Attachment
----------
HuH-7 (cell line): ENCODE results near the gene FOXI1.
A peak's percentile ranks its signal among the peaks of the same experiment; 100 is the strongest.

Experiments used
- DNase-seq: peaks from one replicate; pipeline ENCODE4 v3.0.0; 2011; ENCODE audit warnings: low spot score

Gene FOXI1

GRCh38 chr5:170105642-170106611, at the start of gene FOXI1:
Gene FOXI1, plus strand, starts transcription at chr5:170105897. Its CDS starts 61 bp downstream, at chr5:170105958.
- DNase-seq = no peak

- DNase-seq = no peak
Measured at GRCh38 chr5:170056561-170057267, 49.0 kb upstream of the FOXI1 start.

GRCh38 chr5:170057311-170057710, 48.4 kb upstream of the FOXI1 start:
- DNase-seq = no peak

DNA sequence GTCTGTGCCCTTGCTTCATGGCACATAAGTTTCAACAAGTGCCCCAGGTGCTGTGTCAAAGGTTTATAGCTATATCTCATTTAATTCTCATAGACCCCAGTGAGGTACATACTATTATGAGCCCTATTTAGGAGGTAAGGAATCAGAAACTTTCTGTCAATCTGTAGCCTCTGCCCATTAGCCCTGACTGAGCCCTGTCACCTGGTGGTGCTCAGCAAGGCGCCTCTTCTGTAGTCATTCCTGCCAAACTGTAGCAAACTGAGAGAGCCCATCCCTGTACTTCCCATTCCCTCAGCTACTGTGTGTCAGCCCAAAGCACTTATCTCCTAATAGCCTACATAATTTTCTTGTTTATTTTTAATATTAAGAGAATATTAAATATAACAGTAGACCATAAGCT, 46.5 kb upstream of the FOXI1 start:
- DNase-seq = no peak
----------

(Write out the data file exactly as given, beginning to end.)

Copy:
HuH-7 (cell line): ENCODE results near the gene FOXI1.
A peak's percentile ranks its signal among the peaks of the same experiment; 100 is the strongest.

Experiments used
- DNase-seq: peaks from one replicate; pipeline ENCODE4 v3.0.0; 2011; ENCODE audit warnings: low spot score

Gene FOXI1

GRCh38 chr5:170105642-170106611, at the start of gene FOXI1:
Gene FOXI1, plus strand, starts transcription at chr5:170105897. Its CDS starts 61 bp downstream, at chr5:170105958.
- DNase-seq = no peak

- DNase-seq = no peak
Measured at GRCh38 chr5:170056561-170057267, 49.0 kb upstream of the FOXI1 start.

GRCh38 chr5:170057311-170057710, 48.4 kb upstream of the FOXI1 start:
- DNase-seq = no peak

DNA sequence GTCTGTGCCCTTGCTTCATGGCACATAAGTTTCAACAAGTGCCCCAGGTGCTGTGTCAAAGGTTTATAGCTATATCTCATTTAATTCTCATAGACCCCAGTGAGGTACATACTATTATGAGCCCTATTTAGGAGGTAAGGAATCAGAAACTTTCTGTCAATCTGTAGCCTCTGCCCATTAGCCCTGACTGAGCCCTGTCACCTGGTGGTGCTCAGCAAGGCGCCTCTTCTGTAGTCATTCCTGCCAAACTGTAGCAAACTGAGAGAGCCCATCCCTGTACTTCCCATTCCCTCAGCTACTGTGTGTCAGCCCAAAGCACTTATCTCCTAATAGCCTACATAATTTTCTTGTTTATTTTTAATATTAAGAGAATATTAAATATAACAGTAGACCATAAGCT, 46.5 kb upstream of the FOXI1 start:
- DNase-seq = no peak